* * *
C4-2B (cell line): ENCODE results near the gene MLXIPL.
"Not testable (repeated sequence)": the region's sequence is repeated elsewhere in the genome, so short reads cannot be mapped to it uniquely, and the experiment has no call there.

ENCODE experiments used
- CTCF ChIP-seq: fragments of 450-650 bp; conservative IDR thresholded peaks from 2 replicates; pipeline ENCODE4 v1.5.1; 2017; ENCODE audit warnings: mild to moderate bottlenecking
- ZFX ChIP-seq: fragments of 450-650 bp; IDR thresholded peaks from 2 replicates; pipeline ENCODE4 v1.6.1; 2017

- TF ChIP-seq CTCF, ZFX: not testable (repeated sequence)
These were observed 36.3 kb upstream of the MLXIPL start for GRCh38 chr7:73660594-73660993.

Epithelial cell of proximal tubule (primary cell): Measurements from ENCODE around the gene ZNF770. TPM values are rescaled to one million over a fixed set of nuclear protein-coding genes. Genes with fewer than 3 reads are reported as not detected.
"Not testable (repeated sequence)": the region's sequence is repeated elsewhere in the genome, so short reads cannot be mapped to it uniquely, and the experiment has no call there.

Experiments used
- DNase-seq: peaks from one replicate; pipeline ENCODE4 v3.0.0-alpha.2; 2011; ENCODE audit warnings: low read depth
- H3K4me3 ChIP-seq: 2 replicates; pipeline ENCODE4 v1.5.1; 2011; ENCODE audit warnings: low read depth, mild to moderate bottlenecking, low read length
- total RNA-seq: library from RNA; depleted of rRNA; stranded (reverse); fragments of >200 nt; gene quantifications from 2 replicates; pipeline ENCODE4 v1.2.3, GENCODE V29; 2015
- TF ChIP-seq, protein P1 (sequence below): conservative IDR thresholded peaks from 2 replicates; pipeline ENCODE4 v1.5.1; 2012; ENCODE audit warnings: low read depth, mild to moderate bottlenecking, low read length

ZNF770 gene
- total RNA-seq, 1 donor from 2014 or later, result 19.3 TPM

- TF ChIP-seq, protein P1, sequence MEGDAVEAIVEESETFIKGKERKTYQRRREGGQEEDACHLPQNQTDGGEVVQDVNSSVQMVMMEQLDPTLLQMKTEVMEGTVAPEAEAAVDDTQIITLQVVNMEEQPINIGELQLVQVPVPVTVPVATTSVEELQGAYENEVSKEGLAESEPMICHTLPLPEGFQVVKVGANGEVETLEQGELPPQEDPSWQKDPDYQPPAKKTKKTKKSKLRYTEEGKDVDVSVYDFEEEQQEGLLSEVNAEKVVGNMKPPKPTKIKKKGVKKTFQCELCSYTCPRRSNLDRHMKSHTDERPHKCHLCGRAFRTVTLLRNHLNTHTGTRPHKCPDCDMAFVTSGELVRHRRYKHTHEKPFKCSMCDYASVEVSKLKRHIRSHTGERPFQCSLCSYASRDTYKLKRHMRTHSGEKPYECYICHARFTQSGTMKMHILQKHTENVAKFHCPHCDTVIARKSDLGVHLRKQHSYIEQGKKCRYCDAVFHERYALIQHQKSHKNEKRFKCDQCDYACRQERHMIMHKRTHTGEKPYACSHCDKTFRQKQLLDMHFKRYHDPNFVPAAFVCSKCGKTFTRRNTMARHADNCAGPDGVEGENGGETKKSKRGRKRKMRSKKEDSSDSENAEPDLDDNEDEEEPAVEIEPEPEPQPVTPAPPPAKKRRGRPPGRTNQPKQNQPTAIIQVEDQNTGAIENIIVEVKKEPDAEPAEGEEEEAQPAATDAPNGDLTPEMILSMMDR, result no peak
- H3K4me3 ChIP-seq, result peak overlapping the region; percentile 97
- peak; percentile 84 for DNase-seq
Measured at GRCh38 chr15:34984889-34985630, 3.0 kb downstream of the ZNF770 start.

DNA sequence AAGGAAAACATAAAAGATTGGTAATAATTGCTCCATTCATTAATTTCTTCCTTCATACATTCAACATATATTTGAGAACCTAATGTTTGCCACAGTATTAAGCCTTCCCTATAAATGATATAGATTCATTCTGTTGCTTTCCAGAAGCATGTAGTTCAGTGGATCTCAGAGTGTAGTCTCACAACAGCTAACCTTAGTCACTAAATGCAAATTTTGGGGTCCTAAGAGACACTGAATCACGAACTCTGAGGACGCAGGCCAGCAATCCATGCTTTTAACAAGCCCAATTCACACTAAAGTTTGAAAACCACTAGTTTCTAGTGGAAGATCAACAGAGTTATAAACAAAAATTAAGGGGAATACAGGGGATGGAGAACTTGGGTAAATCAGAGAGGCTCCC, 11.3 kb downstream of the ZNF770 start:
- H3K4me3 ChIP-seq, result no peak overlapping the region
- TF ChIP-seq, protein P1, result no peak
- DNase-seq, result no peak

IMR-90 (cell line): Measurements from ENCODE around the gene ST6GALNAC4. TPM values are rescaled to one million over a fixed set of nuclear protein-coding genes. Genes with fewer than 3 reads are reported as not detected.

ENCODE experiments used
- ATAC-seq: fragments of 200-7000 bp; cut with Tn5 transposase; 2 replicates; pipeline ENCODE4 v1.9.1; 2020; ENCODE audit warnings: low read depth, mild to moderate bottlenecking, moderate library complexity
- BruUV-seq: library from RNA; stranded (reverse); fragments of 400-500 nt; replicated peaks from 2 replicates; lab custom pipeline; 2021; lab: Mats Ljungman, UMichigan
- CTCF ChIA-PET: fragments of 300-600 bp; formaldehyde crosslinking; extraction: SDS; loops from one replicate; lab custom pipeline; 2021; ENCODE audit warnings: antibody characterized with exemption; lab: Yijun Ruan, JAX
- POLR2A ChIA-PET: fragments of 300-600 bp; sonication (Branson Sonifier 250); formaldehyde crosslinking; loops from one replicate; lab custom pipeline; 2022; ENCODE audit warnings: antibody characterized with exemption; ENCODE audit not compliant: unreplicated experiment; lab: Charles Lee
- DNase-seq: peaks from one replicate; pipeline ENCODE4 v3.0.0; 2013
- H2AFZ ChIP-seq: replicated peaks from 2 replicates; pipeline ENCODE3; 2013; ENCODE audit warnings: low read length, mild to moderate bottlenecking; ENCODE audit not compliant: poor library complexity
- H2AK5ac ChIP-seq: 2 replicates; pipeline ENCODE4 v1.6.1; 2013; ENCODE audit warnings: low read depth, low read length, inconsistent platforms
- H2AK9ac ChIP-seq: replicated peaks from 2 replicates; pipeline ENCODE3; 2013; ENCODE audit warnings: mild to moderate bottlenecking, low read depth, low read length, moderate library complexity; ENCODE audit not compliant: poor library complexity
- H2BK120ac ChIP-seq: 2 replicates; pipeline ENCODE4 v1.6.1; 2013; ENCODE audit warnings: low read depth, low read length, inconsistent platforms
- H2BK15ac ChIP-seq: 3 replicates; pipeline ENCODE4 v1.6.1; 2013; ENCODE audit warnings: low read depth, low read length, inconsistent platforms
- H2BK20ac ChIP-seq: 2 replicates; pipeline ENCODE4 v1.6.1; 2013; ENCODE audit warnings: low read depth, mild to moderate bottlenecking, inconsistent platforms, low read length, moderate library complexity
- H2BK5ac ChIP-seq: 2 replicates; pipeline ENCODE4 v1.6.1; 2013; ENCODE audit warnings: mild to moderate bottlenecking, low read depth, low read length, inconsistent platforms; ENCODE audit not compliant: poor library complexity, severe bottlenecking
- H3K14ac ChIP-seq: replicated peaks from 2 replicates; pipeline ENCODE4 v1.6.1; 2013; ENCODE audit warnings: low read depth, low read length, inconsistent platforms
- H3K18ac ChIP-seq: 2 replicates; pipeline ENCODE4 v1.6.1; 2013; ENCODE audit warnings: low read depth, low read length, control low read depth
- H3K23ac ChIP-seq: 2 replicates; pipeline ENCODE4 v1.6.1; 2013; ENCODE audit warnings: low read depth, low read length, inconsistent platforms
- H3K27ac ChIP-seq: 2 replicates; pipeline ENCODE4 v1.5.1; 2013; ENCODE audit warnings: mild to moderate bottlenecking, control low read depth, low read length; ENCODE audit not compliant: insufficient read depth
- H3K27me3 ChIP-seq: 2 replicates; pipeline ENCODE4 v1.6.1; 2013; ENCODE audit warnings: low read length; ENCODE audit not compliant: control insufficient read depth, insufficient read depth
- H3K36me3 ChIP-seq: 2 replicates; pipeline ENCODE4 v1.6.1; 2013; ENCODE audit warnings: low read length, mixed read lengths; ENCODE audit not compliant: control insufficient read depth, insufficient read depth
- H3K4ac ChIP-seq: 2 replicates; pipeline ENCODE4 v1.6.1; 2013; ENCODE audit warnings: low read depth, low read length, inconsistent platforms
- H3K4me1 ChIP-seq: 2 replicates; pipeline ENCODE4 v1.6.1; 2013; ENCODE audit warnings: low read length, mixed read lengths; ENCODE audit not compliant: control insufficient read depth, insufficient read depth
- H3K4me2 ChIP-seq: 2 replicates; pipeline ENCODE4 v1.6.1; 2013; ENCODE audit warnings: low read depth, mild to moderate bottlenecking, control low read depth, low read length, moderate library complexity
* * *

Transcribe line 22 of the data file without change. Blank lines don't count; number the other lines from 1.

- H3K4me3 ChIP-seq, result no peak overlapping the region